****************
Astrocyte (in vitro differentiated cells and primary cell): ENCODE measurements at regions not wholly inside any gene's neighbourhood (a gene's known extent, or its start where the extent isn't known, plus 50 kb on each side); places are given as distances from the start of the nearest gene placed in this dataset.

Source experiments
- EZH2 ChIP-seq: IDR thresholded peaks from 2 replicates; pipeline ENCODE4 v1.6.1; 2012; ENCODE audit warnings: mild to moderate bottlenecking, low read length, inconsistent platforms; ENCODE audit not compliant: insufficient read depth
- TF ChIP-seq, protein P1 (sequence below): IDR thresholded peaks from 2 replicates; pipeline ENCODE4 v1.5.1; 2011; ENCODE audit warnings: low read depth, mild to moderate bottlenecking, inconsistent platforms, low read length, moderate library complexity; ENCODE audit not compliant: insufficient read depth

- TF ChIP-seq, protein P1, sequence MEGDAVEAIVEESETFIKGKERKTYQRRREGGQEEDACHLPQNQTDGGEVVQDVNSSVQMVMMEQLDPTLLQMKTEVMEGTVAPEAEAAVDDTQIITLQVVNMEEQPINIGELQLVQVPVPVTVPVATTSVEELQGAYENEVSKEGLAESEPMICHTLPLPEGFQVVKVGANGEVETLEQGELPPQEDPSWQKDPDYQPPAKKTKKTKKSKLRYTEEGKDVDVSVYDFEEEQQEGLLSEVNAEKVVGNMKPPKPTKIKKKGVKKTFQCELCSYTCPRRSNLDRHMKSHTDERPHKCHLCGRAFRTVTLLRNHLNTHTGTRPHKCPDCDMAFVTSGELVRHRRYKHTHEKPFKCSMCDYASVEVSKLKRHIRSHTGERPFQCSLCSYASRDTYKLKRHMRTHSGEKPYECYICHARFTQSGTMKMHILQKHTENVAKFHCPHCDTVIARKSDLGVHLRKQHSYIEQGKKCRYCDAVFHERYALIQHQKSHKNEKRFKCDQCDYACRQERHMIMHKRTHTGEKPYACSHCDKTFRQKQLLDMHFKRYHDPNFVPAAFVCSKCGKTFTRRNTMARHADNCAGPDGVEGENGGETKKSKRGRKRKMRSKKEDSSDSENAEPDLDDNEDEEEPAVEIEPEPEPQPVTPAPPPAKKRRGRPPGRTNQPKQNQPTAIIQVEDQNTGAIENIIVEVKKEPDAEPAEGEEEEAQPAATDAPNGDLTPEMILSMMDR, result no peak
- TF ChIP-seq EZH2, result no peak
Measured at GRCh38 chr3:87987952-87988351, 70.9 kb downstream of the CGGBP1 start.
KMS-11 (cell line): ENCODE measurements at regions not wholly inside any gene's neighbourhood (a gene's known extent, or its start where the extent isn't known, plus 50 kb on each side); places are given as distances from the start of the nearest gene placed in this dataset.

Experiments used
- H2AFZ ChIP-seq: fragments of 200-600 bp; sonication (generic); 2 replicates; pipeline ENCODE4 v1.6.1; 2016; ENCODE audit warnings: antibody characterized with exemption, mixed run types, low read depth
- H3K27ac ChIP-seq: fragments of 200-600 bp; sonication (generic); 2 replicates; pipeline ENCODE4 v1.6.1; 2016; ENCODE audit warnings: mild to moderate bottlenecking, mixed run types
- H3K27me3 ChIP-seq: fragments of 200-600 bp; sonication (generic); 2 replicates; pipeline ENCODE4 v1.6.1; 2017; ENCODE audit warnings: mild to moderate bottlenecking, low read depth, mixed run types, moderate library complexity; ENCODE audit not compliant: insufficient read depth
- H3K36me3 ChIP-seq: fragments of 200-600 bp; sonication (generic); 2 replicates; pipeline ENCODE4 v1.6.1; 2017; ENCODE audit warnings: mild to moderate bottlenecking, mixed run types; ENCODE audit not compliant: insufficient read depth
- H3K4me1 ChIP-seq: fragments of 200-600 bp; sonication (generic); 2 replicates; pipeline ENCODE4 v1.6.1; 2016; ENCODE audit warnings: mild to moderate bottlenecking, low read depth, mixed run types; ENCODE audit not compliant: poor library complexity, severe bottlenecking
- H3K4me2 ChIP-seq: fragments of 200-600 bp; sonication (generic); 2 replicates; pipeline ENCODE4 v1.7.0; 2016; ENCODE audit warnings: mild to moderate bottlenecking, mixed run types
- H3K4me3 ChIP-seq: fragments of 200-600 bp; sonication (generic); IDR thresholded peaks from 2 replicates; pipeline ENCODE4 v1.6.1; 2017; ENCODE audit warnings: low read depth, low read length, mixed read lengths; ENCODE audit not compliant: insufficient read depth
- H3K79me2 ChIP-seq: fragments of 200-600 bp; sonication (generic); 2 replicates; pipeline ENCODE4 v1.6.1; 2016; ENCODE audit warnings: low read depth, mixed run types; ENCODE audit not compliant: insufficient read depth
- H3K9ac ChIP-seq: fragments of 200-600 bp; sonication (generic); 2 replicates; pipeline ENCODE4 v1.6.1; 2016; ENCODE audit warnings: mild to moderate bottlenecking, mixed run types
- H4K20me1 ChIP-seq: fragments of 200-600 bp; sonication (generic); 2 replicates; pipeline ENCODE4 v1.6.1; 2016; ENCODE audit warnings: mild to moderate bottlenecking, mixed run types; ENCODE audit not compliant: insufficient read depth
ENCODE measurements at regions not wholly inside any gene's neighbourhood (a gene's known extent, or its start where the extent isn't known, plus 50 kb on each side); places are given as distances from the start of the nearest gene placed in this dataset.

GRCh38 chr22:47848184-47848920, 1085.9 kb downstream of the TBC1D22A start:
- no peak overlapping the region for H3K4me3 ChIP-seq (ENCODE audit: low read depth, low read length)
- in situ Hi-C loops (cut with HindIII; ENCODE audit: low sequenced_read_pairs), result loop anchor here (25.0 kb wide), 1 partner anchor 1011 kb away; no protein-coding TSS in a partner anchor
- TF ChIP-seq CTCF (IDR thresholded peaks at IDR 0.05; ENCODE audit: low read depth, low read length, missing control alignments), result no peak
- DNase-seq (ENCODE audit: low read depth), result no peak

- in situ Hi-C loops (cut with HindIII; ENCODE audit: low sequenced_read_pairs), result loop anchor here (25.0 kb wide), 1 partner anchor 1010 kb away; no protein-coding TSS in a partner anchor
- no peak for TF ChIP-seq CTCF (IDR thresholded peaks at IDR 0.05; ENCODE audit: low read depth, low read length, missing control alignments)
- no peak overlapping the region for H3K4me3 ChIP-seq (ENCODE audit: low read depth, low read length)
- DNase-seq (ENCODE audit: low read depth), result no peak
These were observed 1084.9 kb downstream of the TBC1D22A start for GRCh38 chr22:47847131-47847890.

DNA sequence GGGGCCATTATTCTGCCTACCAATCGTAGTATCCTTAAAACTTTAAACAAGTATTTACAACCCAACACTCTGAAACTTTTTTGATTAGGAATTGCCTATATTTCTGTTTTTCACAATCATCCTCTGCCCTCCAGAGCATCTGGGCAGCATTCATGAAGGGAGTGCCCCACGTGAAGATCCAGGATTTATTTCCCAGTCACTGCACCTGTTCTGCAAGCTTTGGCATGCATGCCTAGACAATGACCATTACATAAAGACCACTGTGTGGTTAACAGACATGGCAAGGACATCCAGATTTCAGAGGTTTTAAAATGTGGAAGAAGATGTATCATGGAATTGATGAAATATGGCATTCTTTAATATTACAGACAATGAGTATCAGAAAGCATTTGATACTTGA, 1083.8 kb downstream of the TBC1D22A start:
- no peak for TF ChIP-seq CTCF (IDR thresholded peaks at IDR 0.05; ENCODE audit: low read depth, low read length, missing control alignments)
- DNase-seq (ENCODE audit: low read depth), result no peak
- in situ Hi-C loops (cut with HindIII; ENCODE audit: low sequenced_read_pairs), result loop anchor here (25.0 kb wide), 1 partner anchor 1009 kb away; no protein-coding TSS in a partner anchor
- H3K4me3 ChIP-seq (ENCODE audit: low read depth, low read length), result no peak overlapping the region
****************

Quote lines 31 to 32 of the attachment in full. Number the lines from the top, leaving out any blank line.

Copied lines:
DNA sequence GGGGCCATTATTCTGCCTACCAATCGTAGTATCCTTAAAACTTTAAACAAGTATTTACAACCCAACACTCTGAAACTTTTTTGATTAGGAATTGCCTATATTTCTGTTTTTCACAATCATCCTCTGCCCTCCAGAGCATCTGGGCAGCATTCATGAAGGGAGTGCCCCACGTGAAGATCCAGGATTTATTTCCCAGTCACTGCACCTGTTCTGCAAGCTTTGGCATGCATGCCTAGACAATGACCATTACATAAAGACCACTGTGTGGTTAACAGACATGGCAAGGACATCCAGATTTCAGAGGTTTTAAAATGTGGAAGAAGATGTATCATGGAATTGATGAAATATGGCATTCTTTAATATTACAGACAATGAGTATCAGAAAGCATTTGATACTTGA, 1083.8 kb downstream of the TBC1D22A start:
- no peak for TF ChIP-seq CTCF (IDR thresholded peaks at IDR 0.05; ENCODE audit: low read depth, low read length, missing control alignments)